Understanding what you need to pay and why you need to pay it when filing a claim.


What is a deductible?

A deductible is the amount of money you have to pay out-of-pocket before your insurance coverage kicks in. In short, it’s your buy-in to getting coverage.

What are the different types of deductibles?

There are different types of deductibles, but the two most common are flat-rate and percentage-based.

A flat-rate deductible is a fixed dollar amount, such as $500. When you file a claim, you pay the first $500 of the total cost.

For example, say you’re a contractor and a wall in the house you’re working on is damaged. It’ll cost $15,000 to fix. With a $500 deductible, you would pay the first $500, and your insurance company would pay the remaining $14,500 (up to the policy’s limits).

Percentage deductibles work, as you might expect, as a percentage of the total cost. For example, if that wall costs $15,000 to fix, and your deductible is 10%, you would have to pay $1,500, leaving $13,500 for your insurance company to cover.

Whether your deductible is flat-rate or percentage-based, remember this: it’s not a one-and-done deal. You have to pay the deductible for each occurrence or claim filed before your insurance company will cover the rest of the cost — at least until the cost reaches your insurance limits.

It’s important to note that different policies have different deductibles, and you should know what you owe before something happens.

For example, certain professionals like personal trainers or cleaners might have a $0 deductible on general liability insurance and a $500 deductible on professional liability insurance. It all depends on the business type and level of risk involved.

Or if you have a per-occurrence deductible vs. a per-claim insurance. A per occurrence deductible is like most auto or homeowners insurance you might be familiar with; you pay the $500, and that’s the max you’ll pay when something happens.

But if your deductible is per claim, that means a separate deductible gets applied to every claim filed in a single occurrence. If you’re a contractor working on an apartment or office building, you can see how one mishap affecting multiple parties could cost more than anticipated if multiple claims are filed (e.g., $500 x 10 claims = $5,000.)

If you’re unsure about what you have, doublecheck your policy. Find out which policy applies to which deductible, and how your deductible work and get yourself a little peace of mind.

How deductibles work at NEXT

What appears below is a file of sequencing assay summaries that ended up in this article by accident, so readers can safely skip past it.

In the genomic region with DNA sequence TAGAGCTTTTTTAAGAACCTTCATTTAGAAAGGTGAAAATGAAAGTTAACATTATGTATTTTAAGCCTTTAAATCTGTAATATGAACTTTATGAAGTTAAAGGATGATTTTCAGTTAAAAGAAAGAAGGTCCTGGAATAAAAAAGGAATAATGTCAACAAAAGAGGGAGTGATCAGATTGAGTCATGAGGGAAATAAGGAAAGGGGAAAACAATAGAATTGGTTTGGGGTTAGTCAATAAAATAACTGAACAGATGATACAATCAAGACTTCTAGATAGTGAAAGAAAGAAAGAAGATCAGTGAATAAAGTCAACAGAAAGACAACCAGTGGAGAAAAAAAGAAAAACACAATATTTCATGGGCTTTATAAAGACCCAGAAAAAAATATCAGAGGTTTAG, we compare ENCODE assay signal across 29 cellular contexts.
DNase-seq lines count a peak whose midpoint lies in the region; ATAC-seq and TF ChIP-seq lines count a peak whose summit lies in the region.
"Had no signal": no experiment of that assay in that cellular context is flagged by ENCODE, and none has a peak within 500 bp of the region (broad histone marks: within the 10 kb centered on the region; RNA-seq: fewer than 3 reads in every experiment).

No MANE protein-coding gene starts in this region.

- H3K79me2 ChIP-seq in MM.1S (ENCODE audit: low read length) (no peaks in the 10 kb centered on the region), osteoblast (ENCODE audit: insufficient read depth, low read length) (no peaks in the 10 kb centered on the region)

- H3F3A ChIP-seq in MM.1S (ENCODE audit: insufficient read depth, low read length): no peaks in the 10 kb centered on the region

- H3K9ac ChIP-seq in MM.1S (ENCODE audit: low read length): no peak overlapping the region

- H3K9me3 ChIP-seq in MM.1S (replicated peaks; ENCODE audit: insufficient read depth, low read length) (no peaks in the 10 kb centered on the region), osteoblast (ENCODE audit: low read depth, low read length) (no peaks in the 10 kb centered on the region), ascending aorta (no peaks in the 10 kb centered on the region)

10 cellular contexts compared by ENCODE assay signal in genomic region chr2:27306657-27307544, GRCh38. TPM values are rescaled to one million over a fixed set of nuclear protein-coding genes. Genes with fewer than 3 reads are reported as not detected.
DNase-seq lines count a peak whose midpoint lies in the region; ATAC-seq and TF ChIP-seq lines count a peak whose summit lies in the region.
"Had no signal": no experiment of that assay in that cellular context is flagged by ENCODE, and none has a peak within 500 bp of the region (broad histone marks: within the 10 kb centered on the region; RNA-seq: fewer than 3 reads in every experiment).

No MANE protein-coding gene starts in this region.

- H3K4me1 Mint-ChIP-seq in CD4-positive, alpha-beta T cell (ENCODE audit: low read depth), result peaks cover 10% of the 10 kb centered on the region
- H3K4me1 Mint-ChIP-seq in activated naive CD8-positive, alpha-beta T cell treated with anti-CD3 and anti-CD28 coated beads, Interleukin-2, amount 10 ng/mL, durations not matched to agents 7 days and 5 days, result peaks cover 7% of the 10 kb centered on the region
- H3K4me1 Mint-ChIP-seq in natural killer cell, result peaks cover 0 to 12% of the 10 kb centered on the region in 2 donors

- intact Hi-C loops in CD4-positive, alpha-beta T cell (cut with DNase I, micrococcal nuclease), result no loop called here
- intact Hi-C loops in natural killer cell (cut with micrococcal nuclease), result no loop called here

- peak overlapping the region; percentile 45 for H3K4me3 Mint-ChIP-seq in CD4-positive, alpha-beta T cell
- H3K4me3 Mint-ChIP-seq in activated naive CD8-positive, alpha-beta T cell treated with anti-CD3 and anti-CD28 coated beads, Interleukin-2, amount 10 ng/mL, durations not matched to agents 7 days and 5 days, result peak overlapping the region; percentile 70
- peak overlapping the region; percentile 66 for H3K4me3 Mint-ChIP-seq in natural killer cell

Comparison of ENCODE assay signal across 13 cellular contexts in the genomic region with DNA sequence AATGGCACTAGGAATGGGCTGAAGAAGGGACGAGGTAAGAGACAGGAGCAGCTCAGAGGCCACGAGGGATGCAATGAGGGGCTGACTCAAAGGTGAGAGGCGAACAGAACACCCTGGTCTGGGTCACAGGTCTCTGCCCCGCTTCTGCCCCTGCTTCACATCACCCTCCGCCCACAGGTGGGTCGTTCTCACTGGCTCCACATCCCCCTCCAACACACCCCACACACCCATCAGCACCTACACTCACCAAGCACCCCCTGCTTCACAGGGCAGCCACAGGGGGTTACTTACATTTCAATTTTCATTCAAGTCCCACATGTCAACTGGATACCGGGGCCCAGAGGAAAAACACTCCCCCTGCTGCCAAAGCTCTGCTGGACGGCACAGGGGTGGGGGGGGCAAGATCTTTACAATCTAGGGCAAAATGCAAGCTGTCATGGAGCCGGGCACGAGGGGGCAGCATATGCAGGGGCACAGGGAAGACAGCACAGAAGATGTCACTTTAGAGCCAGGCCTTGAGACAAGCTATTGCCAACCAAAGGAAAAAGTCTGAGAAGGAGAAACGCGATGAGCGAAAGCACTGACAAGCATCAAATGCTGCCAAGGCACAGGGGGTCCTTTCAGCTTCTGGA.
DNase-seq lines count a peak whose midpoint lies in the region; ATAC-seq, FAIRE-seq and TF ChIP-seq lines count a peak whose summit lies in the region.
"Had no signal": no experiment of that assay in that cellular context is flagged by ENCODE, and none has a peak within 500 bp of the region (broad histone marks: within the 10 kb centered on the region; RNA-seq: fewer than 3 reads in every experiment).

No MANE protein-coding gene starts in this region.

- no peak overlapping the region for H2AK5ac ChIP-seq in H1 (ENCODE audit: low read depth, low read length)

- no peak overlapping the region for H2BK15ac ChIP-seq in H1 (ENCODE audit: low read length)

Here at NEXT, we offer low deductibles to all our customers. We don’t charge a deductible for our general liability insurance policies, so you won’t need to worry about it.

Why is there a deductible?

We know what you’re thinking: “Wait a minute. I pay a monthly premium. Why do I have to pay a deductible?”

The simple answer? Deductibles keep people from filing lots of claims and making insurers pay for every little thing that might happen. Confused?. Let us explain.

Imagine if an insurance company offered auto insurance with a $0 deductible. That means for every little ding, dent or scratch, the insurance company would have to spend the time (and money) getting it fixed.

Not only would that company go broke really quickly, they also wouldn’t have the people or resources to quickly help someone whose car gets totaled.

By including a deductible, insurance companies ensure that they’re only getting claims from people who need real and immediate help or have damage serious enough to warrant paying the deductible first.

High or low deductibles, which is better?

This is one of those annoying “it depends on your circumstances” kind of answers, but it’s true.

When it comes to small business insurance, depending on your industry, a high deductible with a low premium may be the best course of action — of course, the opposite could be true.

When you look at the most dangerous jobs in America1, roofing comes in at No. 3, and construction comes in at No. 4. If you work in these industries, you probably already know that accidents are a matter of when, not if. So it makes sense  to have a higher premium and a lower deductible. That way, should something happen, you won’t have to pay as much out-of-pocket costs for those big expenses.

On the other hand, if you’re a certified public accountant (CPA) or an architect (the 4th and 9th safest jobs in America2), accidents are highly unlikely. You may want to raise your deductible to lower your monthly premium cost and save money over the long term.

Deduct stress with NEXT

You have enough to worry about as a small business owner without having to weigh the risks of a high deductible against the benefits of a lower premium.

At NEXT, you get affordable premiums and low deductibles because we tailor our insurance policies for more than 1,300 small business professionals.

You can start a quote, customize your options and access your certificate of insurance online immediately — in about 10 minutes.

Start your instant quote today.

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